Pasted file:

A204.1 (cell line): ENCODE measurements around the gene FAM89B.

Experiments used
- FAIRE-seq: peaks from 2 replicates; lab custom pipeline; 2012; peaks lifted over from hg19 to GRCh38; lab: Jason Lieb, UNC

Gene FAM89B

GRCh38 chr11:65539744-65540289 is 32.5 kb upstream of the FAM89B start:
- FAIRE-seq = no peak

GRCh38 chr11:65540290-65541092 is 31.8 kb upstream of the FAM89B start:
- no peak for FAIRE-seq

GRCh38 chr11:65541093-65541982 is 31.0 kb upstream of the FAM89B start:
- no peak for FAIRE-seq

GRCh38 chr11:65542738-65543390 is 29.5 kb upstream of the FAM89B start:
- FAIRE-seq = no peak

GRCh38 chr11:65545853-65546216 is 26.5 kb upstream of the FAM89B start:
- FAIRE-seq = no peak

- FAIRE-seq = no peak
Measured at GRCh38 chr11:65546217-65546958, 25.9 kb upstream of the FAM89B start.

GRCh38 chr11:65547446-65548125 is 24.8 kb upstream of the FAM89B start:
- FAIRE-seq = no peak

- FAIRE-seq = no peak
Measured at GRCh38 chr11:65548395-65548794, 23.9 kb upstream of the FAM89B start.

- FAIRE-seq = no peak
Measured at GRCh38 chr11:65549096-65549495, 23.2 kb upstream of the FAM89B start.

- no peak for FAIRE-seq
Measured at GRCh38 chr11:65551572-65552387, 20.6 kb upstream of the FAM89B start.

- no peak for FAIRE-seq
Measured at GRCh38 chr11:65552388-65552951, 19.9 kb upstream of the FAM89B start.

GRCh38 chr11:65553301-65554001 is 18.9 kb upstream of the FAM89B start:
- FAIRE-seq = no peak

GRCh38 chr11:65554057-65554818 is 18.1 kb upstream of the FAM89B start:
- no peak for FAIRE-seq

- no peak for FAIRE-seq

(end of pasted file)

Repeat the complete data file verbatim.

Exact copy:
A204.1 (cell line): ENCODE measurements around the gene FAM89B.

Experiments used
- FAIRE-seq: peaks from 2 replicates; lab custom pipeline; 2012; peaks lifted over from hg19 to GRCh38; lab: Jason Lieb, UNC

Gene FAM89B

GRCh38 chr11:65539744-65540289 is 32.5 kb upstream of the FAM89B start:
- FAIRE-seq = no peak

GRCh38 chr11:65540290-65541092 is 31.8 kb upstream of the FAM89B start:
- no peak for FAIRE-seq

GRCh38 chr11:65541093-65541982 is 31.0 kb upstream of the FAM89B start:
- no peak for FAIRE-seq

GRCh38 chr11:65542738-65543390 is 29.5 kb upstream of the FAM89B start:
- FAIRE-seq = no peak

GRCh38 chr11:65545853-65546216 is 26.5 kb upstream of the FAM89B start:
- FAIRE-seq = no peak

- FAIRE-seq = no peak
Measured at GRCh38 chr11:65546217-65546958, 25.9 kb upstream of the FAM89B start.

GRCh38 chr11:65547446-65548125 is 24.8 kb upstream of the FAM89B start:
- FAIRE-seq = no peak

- FAIRE-seq = no peak
Measured at GRCh38 chr11:65548395-65548794, 23.9 kb upstream of the FAM89B start.

- FAIRE-seq = no peak
Measured at GRCh38 chr11:65549096-65549495, 23.2 kb upstream of the FAM89B start.

- no peak for FAIRE-seq
Measured at GRCh38 chr11:65551572-65552387, 20.6 kb upstream of the FAM89B start.

- no peak for FAIRE-seq
Measured at GRCh38 chr11:65552388-65552951, 19.9 kb upstream of the FAM89B start.

GRCh38 chr11:65553301-65554001 is 18.9 kb upstream of the FAM89B start:
- FAIRE-seq = no peak

GRCh38 chr11:65554057-65554818 is 18.1 kb upstream of the FAM89B start:
- no peak for FAIRE-seq

- no peak for FAIRE-seq